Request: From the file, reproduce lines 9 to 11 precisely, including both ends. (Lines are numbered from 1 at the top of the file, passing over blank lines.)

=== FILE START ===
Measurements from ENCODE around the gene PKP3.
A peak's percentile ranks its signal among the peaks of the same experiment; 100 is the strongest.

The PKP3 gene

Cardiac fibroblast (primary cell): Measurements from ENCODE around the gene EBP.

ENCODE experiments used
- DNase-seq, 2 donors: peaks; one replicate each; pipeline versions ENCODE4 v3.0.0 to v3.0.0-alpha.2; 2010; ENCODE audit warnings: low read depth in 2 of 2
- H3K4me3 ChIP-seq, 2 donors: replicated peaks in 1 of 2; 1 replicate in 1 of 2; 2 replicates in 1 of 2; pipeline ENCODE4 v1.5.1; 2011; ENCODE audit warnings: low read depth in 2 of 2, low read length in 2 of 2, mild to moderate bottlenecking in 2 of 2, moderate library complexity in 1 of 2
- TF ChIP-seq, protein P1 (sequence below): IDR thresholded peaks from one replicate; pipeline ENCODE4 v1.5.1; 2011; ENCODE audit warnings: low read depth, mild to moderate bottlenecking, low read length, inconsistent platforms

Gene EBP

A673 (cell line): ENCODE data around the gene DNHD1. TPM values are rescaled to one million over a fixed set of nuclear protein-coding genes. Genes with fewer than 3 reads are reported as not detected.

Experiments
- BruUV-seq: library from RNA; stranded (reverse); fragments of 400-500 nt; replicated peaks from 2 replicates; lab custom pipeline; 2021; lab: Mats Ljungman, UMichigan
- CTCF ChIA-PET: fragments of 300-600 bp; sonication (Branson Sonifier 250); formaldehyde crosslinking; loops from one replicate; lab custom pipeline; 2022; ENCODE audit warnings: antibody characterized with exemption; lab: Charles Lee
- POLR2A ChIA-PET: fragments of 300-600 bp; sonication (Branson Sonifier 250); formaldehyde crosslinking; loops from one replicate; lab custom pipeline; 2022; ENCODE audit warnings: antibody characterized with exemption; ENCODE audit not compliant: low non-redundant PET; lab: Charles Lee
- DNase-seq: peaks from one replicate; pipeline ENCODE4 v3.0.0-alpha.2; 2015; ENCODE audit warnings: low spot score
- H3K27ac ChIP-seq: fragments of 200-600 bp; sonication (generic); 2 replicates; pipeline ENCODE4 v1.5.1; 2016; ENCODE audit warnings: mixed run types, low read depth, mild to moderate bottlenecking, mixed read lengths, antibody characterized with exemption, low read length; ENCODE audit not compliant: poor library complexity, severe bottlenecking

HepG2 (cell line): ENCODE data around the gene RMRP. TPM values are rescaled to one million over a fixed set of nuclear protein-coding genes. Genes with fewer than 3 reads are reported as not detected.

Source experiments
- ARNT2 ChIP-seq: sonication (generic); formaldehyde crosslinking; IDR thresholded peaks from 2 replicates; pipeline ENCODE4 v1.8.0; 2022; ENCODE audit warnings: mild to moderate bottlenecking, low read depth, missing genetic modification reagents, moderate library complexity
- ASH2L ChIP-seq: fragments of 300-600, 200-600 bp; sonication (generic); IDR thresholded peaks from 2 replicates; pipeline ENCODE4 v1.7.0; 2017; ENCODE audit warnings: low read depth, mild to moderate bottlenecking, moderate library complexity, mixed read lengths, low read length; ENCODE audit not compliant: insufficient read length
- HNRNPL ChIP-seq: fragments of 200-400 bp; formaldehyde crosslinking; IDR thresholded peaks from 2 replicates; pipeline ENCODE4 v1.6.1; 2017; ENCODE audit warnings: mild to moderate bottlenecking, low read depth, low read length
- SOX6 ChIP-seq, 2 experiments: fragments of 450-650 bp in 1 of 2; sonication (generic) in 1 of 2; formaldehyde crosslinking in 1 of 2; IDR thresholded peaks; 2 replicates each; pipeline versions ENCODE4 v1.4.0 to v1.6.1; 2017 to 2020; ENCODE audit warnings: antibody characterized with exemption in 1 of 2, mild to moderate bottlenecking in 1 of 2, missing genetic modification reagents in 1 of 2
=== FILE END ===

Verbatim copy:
Gene EBP

A673 (cell line): ENCODE data around the gene DNHD1. TPM values are rescaled to one million over a fixed set of nuclear protein-coding genes. Genes with fewer than 3 reads are reported as not detected.

Experiments